^ extols it for an excellent wholesome meat, and puts it amongst 
the fishes of the best rank ; and so do most of our countrey 
gentlemen, that store their ponds almost with no other fish. 
But this controversie is easily decided, in my judgement, 
by Bruerinus, /. 22. c, 13. The difference riseth from the 
site and nature of pools, '^ sometimes muddy, sometimes sweet: 
they are in taste as the place is, from whence they be taken. In 

»Cap_ 18. part 3, '' Omni loco et omni tempore medici detestantiir anguillas, 

praesertim circa soistitium. Daranantiir tain sanis turn aegris. <" Cap. 6. in his 

Trdct of Melancholy. ''Optime nutrit, omnium judicio, intfr primsp notap pisws 

gn?fu prap'^lanti. « Non est rliibiuni, r\W\n, pro viiarioiiini situ ac naturi), niagnas 

alimcutorum soitianUii diffeientias, alibi siiavioies, alibi lulultLtiores. 



98 Causes of Melancholy. [Part. I. Sec. 2. 

like manner almost, we may conclude of other fresh-fish. But 
see more in Rondeletius, Bellonius, Oribasius, lib. 7- cap. 22. 
Isaac, /. I. especially Hippolytus Sal vianus, who is instar om-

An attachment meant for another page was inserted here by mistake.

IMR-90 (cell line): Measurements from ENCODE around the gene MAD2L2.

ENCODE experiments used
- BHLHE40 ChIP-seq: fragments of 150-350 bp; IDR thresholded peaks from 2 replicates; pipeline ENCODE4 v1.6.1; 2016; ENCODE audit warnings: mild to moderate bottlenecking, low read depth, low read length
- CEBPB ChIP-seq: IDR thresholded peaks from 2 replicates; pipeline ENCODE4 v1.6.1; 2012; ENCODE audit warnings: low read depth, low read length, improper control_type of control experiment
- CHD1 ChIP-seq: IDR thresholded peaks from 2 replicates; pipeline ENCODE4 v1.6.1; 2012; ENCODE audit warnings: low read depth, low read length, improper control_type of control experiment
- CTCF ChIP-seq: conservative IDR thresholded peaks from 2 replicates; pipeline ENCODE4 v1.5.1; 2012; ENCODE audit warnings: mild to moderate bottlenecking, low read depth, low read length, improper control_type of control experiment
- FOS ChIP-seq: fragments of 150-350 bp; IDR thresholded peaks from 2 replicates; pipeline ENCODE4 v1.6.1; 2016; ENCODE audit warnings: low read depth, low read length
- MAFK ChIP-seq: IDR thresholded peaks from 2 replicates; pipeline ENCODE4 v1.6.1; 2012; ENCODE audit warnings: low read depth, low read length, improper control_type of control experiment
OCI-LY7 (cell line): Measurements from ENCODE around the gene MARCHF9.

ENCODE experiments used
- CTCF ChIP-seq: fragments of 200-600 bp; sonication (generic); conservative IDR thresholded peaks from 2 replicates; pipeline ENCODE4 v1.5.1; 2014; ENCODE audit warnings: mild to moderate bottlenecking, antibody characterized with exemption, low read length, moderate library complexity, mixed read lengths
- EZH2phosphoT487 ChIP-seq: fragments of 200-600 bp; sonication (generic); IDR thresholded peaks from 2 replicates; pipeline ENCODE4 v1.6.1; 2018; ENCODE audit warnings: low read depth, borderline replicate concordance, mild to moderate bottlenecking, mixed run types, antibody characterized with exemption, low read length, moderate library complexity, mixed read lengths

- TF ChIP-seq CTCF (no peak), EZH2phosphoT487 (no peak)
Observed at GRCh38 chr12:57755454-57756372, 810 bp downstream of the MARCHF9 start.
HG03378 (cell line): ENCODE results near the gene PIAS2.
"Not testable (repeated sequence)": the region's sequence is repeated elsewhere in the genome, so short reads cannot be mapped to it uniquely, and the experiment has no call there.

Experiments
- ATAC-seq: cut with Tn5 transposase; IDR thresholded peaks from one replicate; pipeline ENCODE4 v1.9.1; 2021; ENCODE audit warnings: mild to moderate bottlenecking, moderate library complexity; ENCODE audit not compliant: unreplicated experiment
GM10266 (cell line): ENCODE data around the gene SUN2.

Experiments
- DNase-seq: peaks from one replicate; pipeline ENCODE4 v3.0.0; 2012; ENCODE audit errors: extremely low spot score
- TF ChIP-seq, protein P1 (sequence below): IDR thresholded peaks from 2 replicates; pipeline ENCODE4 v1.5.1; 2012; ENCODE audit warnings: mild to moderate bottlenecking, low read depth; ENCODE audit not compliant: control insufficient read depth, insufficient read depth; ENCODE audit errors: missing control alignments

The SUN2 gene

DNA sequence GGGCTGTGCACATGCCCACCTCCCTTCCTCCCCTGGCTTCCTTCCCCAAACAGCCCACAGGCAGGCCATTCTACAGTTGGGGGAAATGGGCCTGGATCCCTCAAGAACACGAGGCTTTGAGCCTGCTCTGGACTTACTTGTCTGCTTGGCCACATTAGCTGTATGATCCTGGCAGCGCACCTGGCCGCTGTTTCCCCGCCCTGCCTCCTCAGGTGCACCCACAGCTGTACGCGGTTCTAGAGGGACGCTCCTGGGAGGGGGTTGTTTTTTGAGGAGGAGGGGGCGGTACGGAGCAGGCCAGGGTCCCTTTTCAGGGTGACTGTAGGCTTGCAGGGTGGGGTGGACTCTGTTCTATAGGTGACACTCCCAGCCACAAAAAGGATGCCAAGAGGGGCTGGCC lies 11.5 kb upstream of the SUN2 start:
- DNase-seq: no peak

nium, solus, Sfc. Howsoever they may be wholesome and ap- 
proved, much use of them is not good. P. Forestus, in his 
Medicinal Observations, ^relates, that Carthusian fryers, whose 
living ismost part fish, are more subject to melancholy than any 
other order; and that he found by experience, being sometimes 
their physician ordinary at Delph in Holland. He exemplifies 
it with an instance of one Buscodnese, a Carthusian of a ruddy 
colour, and well liking, that, by solitary living and fish-eating, 
became so misafli'ected. 

Herbs.'] Amongst herbs to be eaten, I find gourds, cow- 
cumbers, coleworts, melons, disallowed, but especially cab- 
bage. It causeth troublesome dreams, and sends up black 
vapours to the brain. Galen, {loc. affect. I. 3. c. 6) of all 
herbs, condemns cabbage ; and Isaac, lib. 2. c. I. animce gra- 
vitatemfacit, it brings heaviness to the soul. Some are of 
opinion, that all raw herbs and sallets breed melancholy blood, 
except Ijugloss and lettice. Crato {consil. 21. lib. 2) speaks 
against all herbs and worts, except borrage, bugloss, fennel, 
parsly, dill, bawn, succory. Magninus, (regim. sanitatusy 3. 
part. cap. 3 1 ) omnes lierboe simpllciter maloB, via, cibi : all herbs 
are simply evil to feed on (as he thinks). So did that scoft- 
ing cook in '' Plautus hold. 

. Non ego ccenam condio, ut alii coqui soleut, 

Qui mihi condita prata in patinis proferunt,